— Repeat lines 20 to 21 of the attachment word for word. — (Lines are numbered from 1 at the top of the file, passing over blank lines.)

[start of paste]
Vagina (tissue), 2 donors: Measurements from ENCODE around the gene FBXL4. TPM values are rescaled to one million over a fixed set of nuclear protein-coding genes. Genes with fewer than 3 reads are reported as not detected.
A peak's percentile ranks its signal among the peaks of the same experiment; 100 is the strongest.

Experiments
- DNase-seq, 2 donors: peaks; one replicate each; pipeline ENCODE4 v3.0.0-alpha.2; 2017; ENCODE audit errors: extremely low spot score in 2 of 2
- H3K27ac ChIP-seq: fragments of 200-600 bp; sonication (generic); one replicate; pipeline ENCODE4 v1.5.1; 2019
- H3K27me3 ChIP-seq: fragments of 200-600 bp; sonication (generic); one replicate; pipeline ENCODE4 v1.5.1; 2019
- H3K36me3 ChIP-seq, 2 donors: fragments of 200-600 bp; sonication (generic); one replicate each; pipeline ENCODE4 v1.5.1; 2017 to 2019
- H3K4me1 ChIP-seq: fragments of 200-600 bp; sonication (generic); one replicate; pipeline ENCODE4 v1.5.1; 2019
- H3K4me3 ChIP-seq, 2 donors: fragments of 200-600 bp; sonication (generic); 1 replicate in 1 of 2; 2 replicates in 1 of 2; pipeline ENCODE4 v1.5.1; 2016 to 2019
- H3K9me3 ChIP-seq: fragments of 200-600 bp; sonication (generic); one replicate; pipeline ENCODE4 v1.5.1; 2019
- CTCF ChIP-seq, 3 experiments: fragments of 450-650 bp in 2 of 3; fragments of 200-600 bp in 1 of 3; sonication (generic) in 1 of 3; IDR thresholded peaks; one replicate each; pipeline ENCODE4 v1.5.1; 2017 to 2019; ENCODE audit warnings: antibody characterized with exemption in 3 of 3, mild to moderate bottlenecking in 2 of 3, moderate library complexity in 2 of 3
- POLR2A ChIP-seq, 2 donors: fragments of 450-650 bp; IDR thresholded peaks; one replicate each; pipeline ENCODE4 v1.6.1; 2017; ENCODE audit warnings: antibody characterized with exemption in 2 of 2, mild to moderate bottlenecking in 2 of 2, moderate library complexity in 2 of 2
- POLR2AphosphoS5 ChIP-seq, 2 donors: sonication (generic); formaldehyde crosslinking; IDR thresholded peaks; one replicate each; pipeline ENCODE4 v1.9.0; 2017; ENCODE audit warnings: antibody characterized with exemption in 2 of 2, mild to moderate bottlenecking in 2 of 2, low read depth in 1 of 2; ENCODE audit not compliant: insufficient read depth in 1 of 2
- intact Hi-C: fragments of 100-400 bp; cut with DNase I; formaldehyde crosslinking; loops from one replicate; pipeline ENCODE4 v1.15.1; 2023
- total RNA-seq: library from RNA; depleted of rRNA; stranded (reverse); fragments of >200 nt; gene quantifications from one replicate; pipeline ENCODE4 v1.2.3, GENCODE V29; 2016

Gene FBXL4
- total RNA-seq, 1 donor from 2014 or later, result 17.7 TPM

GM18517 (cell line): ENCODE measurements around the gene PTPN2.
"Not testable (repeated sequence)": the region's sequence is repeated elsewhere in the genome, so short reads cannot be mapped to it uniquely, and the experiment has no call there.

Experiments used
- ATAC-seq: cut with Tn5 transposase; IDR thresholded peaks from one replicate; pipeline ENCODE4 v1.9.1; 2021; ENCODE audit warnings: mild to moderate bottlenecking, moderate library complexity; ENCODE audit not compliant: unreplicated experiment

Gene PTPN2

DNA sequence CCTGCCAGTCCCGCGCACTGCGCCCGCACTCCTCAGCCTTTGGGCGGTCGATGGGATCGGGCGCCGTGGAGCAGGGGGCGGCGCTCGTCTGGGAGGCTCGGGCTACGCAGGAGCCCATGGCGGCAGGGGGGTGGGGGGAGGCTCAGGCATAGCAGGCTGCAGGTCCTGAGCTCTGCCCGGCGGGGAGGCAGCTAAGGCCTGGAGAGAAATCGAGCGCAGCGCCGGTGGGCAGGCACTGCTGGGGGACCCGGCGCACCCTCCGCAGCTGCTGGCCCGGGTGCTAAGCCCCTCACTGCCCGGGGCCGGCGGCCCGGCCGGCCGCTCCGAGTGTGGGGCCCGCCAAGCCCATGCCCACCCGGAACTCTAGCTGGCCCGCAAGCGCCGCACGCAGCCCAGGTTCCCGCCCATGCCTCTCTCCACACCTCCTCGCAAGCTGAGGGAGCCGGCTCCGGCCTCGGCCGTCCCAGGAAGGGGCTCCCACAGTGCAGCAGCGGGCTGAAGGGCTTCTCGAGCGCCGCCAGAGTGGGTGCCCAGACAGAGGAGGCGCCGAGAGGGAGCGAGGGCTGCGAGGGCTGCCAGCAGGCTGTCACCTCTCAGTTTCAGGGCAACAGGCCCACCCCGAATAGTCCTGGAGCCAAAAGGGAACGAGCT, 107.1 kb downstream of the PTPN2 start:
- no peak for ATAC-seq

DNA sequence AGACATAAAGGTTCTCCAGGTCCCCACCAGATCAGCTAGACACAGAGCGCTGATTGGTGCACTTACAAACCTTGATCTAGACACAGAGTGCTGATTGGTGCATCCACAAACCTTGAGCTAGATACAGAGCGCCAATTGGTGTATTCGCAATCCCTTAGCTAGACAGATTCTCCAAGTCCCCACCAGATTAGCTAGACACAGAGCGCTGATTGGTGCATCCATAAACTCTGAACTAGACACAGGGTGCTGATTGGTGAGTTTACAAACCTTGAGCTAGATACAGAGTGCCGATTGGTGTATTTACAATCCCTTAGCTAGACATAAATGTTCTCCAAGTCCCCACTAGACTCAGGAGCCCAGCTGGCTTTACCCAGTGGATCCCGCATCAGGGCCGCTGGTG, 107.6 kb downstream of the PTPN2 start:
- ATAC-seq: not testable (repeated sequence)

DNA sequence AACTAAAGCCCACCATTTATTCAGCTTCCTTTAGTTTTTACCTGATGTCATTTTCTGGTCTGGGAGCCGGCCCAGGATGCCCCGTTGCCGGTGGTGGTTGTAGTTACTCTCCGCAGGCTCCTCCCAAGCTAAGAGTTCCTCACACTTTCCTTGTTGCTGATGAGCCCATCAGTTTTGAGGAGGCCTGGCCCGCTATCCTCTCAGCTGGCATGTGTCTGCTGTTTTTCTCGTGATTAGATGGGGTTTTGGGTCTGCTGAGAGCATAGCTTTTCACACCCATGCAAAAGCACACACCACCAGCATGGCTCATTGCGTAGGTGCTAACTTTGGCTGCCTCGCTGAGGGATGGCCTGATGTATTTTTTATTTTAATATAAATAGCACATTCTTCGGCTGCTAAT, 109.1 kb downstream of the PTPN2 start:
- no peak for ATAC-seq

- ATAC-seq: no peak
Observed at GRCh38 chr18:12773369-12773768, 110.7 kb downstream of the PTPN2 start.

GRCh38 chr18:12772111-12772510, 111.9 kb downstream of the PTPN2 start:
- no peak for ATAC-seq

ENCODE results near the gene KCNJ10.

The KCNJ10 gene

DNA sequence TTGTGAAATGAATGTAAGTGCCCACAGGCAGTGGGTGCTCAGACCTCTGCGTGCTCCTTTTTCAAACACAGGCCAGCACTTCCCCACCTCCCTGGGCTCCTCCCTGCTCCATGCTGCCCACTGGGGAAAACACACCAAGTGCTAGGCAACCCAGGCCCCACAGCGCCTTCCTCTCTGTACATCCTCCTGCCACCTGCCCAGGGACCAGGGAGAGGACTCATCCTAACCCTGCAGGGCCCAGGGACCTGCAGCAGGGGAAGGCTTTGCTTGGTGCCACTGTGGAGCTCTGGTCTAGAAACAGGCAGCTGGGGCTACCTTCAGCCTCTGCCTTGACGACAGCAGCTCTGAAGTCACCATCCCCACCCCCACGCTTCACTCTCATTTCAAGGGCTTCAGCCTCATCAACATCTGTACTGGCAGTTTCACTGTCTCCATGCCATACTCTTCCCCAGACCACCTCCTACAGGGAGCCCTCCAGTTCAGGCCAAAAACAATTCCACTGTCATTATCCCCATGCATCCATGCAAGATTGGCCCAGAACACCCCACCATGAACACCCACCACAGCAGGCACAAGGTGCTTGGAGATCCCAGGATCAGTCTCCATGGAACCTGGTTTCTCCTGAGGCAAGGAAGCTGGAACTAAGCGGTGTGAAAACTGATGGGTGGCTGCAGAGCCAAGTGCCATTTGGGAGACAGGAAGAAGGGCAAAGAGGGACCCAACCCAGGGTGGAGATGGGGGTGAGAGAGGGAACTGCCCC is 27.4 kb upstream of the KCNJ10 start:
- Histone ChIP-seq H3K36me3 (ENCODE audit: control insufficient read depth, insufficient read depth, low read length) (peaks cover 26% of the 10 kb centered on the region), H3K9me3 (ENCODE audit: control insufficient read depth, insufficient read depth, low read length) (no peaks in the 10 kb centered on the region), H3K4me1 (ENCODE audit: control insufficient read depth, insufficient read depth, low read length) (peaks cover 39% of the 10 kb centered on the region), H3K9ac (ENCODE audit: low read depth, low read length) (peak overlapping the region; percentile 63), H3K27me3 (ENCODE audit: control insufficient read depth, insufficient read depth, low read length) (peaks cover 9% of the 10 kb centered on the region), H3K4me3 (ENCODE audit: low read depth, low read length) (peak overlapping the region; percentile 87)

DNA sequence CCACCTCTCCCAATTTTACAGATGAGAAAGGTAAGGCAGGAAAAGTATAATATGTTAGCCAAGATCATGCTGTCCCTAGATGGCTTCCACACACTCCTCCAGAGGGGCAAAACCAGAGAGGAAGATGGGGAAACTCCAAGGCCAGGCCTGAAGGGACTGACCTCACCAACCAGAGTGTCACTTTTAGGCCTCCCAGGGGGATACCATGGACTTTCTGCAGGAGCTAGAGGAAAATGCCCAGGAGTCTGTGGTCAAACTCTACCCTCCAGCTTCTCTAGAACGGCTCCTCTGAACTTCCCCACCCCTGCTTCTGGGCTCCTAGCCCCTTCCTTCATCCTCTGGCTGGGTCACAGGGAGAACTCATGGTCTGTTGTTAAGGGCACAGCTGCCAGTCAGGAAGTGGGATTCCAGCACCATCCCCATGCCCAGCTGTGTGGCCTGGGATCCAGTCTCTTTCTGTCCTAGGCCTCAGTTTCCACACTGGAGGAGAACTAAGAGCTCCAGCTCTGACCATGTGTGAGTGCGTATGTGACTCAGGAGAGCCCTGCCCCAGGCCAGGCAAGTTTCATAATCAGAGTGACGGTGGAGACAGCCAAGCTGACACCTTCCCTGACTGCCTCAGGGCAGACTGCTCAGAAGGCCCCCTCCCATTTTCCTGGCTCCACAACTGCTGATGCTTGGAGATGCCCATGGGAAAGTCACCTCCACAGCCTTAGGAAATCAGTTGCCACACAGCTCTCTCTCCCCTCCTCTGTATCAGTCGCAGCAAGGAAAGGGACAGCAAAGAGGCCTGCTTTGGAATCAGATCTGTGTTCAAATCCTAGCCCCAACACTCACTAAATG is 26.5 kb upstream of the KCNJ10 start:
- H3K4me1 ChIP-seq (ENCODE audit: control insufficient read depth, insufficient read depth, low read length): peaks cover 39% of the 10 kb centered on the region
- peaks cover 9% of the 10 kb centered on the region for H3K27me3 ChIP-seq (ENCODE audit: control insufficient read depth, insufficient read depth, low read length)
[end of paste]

Experiments used
- ATAC-seq: cut with Tn5 transposase; IDR thresholded peaks from one replicate; pipeline ENCODE4 v1.9.1; 2021; ENCODE audit warnings: mild to moderate bottlenecking, moderate library complexity; ENCODE audit not compliant: unreplicated experiment